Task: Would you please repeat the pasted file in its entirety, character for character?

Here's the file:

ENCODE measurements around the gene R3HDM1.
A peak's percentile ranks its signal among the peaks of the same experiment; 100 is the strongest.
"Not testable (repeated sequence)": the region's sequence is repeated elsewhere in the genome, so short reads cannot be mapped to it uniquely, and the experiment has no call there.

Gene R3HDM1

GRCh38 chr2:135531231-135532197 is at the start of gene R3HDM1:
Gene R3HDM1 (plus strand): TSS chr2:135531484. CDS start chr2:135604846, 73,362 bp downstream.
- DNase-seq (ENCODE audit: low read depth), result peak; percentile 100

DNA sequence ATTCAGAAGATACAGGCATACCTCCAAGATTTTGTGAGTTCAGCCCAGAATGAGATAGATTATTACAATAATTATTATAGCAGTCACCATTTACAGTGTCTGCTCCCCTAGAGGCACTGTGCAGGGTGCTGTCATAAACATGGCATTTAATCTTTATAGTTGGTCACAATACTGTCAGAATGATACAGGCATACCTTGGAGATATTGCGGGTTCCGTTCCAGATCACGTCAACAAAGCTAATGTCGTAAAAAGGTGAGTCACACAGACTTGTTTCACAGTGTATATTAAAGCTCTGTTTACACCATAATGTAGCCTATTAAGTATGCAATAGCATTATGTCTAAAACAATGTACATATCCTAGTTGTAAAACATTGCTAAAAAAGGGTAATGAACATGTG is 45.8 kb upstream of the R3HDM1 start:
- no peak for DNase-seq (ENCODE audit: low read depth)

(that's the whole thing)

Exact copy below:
ENCODE measurements around the gene R3HDM1.
A peak's percentile ranks its signal among the peaks of the same experiment; 100 is the strongest.
"Not testable (repeated sequence)": the region's sequence is repeated elsewhere in the genome, so short reads cannot be mapped to it uniquely, and the experiment has no call there.

Gene R3HDM1

GRCh38 chr2:135531231-135532197 is at the start of gene R3HDM1:
Gene R3HDM1 (plus strand): TSS chr2:135531484. CDS start chr2:135604846, 73,362 bp downstream.
- DNase-seq (ENCODE audit: low read depth), result peak; percentile 100

DNA sequence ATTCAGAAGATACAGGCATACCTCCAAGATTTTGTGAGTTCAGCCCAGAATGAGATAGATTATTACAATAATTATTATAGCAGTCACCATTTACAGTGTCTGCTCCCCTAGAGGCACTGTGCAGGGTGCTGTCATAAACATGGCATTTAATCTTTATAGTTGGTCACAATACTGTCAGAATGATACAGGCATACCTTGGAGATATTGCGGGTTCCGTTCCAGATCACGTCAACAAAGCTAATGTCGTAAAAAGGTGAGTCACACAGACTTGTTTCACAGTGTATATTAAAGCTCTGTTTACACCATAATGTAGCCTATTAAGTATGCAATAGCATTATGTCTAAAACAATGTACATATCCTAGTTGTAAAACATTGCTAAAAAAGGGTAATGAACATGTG is 45.8 kb upstream of the R3HDM1 start:
- no peak for DNase-seq (ENCODE audit: low read depth)